How do you recce the client’s space? For example, do you take measurements, make notes of sizes and shapes of rooms, how much natural light there is, etc…? 

Interior design is certainly not all about colours and furniture. It’s vital to take accurate measurements and map out the current floor plan and ceiling heights. We plot where the current electricals are and include detailed measurements of doorways, windows, radiators etc. It is good to understand from the outset what will stay, what can go and what are negotiables are. Light is so important. We assess which way the room is facing, and how the light might affect the space at different times of the day, and also what times of the day they will be using this room. This will affect the colours we choose.

For a northern facing room, which sees less light, a mistake is to paint it bright white to brighten it. This can make the room feel cold. Instead, you want to add colours with warmth to make it feel cosy. Often, embracing nature and going with darker tones here will make it feel snug. When we do our consultation, we also delve into how the client wants the space to ‘feel’. It’s important to me to use colours and materials to create specific emotional responses. Some colours will make you feel more energetic and creative like yellow, great for a workspace, for example. Cooler tones like greens and blues are calming and work well in bathrooms for example. I love darker shades in the bedroom as they create a more intimate cocooning space as well as help prepare your mind for sleep.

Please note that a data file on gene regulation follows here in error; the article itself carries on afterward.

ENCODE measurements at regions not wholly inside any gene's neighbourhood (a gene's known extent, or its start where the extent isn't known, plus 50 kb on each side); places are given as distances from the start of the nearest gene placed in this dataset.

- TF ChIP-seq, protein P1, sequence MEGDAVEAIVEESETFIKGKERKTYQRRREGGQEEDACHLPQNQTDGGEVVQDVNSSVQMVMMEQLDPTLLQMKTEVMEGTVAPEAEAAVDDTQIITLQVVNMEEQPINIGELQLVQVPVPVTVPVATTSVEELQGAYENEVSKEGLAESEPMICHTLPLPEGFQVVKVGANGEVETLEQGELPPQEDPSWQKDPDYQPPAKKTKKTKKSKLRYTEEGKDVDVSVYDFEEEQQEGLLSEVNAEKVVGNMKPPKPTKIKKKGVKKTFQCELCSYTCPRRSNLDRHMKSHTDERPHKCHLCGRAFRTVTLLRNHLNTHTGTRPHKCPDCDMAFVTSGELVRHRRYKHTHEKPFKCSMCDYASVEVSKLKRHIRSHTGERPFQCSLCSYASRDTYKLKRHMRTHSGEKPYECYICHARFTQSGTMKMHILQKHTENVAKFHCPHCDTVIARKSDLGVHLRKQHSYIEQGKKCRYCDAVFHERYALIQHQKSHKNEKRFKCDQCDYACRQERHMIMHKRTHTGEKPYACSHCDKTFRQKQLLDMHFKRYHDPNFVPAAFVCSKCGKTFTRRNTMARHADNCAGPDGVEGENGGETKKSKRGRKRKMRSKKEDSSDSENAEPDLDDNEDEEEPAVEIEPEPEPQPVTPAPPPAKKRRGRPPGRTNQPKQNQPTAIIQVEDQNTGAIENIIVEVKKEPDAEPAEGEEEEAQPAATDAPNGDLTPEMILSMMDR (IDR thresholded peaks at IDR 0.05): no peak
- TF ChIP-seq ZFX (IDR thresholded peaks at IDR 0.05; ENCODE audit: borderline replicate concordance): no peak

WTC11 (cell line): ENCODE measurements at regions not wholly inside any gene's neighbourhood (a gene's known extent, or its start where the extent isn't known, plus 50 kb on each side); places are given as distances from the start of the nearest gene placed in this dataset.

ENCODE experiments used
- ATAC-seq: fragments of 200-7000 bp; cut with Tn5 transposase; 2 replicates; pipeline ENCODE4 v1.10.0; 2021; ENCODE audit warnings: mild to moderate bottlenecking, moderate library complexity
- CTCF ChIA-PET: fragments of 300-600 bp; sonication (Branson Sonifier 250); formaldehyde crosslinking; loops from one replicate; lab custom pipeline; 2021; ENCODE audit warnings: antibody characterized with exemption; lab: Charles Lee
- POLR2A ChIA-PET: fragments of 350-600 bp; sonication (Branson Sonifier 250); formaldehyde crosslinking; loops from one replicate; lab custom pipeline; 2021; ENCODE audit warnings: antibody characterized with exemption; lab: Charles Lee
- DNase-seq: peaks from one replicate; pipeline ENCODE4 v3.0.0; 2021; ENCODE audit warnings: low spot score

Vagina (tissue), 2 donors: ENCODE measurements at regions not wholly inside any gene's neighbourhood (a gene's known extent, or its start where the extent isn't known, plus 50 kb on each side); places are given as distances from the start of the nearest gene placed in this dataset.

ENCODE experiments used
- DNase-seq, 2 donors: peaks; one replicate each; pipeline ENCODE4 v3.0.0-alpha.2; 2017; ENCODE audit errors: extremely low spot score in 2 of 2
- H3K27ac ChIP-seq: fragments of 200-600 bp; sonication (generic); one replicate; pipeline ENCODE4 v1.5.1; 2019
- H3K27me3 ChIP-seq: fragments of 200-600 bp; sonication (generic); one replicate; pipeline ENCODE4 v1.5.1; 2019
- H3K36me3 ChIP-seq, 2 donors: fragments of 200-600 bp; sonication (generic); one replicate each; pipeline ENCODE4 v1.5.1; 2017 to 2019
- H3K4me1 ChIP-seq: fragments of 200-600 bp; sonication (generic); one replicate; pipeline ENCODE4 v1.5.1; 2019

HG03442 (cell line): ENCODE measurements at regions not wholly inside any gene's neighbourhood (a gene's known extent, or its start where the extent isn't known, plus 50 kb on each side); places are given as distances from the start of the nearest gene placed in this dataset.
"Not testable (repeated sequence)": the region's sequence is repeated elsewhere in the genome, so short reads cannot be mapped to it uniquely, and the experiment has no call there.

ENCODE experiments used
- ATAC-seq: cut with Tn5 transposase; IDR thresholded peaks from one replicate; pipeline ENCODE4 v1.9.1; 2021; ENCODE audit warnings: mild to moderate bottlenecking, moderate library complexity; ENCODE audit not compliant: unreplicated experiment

What else do you consider?